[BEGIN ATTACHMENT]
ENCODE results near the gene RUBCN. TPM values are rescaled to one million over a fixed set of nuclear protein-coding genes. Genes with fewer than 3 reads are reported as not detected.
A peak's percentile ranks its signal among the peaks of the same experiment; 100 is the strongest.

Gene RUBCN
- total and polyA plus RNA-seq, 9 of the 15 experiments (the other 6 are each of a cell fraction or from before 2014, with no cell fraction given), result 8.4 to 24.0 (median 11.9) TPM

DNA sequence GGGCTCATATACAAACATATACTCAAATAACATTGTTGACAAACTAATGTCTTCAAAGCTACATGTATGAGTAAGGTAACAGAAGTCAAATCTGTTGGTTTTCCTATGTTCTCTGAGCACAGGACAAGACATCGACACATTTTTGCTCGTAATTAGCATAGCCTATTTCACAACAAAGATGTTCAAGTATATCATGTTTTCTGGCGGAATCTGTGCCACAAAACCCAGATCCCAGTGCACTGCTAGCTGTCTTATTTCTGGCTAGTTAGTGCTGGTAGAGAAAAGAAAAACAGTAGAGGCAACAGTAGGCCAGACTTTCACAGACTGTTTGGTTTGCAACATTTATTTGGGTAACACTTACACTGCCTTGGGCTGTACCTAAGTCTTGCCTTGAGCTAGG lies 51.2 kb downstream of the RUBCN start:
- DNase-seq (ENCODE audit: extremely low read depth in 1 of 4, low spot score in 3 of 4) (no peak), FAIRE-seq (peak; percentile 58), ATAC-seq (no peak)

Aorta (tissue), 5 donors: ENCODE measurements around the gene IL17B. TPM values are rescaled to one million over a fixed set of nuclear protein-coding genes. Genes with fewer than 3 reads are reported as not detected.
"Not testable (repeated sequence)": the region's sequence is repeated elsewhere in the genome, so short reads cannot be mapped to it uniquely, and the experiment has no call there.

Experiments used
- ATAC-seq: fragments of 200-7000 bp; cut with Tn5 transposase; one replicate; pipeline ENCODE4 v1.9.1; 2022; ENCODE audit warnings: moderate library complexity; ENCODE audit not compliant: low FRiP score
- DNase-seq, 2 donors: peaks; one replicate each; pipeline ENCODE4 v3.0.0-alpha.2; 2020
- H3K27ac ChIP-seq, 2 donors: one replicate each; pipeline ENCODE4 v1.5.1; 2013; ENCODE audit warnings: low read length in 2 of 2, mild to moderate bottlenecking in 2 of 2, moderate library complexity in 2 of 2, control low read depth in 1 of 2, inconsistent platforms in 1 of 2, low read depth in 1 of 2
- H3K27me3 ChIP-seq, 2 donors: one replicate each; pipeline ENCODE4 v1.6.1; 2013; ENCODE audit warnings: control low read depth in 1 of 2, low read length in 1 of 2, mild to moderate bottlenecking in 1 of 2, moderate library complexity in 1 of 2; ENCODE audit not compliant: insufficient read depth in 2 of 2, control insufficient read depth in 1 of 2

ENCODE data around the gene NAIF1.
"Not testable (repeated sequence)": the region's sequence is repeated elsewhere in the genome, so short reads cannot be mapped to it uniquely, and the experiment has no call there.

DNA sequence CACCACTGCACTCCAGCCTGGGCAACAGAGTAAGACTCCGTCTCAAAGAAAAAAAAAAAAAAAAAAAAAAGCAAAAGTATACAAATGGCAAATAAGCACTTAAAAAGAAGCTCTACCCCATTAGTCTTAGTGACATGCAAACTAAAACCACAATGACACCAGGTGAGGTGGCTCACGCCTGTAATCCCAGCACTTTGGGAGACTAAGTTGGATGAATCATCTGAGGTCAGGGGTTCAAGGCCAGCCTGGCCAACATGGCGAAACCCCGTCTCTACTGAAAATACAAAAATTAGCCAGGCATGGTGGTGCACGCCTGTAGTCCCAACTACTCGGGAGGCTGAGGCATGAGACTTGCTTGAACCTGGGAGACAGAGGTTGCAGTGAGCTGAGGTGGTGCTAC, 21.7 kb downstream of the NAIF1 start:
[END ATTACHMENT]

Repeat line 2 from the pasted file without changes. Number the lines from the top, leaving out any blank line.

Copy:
A peak's percentile ranks its signal among the peaks of the same experiment; 100 is the strongest.